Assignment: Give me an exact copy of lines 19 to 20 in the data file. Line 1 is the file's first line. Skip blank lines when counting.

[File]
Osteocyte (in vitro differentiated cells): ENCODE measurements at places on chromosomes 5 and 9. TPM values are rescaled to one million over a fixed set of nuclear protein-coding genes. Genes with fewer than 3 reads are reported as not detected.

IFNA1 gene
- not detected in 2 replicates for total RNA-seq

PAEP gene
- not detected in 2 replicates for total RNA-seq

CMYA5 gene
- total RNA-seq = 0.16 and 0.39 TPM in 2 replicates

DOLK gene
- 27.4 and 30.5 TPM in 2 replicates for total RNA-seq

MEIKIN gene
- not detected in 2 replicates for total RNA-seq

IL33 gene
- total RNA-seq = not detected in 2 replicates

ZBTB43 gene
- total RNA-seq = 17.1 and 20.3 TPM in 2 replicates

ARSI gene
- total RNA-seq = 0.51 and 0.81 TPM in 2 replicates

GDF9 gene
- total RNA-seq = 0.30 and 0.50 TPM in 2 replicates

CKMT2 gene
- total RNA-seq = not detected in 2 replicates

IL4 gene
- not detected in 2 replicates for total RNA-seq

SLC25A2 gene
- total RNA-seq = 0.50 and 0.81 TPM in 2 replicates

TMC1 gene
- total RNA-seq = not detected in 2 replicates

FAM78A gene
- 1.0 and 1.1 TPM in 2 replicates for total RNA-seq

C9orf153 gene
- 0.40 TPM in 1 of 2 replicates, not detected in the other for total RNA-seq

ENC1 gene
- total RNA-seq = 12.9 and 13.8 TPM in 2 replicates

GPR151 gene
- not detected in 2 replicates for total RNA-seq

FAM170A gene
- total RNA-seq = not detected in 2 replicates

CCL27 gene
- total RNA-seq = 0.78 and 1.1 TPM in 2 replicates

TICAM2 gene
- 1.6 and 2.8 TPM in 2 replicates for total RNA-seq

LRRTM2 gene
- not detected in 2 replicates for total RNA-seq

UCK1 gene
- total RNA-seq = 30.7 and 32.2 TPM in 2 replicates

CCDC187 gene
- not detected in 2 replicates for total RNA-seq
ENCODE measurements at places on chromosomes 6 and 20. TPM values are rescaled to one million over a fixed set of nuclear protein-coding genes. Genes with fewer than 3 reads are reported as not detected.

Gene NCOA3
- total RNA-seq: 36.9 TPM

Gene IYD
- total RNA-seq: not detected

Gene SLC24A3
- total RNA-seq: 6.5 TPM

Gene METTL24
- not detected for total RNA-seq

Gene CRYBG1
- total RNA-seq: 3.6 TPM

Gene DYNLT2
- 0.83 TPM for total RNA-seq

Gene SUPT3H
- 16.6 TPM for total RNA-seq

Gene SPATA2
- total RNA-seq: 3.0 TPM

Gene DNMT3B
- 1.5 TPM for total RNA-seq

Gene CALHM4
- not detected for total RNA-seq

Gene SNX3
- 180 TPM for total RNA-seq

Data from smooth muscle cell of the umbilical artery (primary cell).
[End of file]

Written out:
- total RNA-seq = 0.30 and 0.50 TPM in 2 replicates

CKMT2 gene